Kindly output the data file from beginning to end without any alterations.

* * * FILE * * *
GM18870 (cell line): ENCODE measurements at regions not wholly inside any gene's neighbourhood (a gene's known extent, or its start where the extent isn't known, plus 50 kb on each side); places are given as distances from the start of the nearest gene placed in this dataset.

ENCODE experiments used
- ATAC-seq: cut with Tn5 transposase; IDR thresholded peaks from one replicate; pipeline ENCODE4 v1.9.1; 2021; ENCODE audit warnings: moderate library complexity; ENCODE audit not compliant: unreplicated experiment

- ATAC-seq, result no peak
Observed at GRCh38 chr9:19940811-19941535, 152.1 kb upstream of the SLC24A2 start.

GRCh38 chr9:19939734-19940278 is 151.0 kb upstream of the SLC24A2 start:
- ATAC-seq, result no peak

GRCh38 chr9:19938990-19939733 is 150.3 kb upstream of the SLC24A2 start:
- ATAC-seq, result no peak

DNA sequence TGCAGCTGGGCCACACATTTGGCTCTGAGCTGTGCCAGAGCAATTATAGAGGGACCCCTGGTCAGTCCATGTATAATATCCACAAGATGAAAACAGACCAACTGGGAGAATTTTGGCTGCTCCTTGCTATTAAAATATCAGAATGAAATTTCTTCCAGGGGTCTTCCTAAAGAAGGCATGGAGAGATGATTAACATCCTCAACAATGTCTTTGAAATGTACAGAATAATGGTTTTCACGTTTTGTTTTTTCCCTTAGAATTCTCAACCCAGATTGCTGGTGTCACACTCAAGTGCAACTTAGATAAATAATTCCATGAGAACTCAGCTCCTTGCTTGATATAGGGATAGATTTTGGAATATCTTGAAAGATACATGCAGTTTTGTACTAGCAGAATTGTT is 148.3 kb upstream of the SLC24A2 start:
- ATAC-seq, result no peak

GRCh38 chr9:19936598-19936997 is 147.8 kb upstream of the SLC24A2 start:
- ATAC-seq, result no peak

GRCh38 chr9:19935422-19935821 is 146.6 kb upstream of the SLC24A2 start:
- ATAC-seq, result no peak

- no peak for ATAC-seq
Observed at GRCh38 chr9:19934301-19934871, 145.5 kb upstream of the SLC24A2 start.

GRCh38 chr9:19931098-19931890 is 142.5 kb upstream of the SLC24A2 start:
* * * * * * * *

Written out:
GM18870 (cell line): ENCODE measurements at regions not wholly inside any gene's neighbourhood (a gene's known extent, or its start where the extent isn't known, plus 50 kb on each side); places are given as distances from the start of the nearest gene placed in this dataset.

ENCODE experiments used
- ATAC-seq: cut with Tn5 transposase; IDR thresholded peaks from one replicate; pipeline ENCODE4 v1.9.1; 2021; ENCODE audit warnings: moderate library complexity; ENCODE audit not compliant: unreplicated experiment

- ATAC-seq, result no peak
Observed at GRCh38 chr9:19940811-19941535, 152.1 kb upstream of the SLC24A2 start.

GRCh38 chr9:19939734-19940278 is 151.0 kb upstream of the SLC24A2 start:
- ATAC-seq, result no peak

GRCh38 chr9:19938990-19939733 is 150.3 kb upstream of the SLC24A2 start:
- ATAC-seq, result no peak

DNA sequence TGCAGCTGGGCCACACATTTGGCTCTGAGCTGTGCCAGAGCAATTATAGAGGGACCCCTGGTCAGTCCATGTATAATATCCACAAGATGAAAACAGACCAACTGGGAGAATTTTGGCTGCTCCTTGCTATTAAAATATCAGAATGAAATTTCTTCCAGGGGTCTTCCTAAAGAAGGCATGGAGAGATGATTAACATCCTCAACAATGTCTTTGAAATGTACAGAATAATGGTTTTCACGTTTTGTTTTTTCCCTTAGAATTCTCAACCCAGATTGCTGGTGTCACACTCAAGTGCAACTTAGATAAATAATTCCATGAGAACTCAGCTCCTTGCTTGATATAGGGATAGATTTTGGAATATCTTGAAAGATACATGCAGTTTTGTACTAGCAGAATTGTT is 148.3 kb upstream of the SLC24A2 start:
- ATAC-seq, result no peak

GRCh38 chr9:19936598-19936997 is 147.8 kb upstream of the SLC24A2 start:
- ATAC-seq, result no peak

GRCh38 chr9:19935422-19935821 is 146.6 kb upstream of the SLC24A2 start:
- ATAC-seq, result no peak

- no peak for ATAC-seq
Observed at GRCh38 chr9:19934301-19934871, 145.5 kb upstream of the SLC24A2 start.

GRCh38 chr9:19931098-19931890 is 142.5 kb upstream of the SLC24A2 start: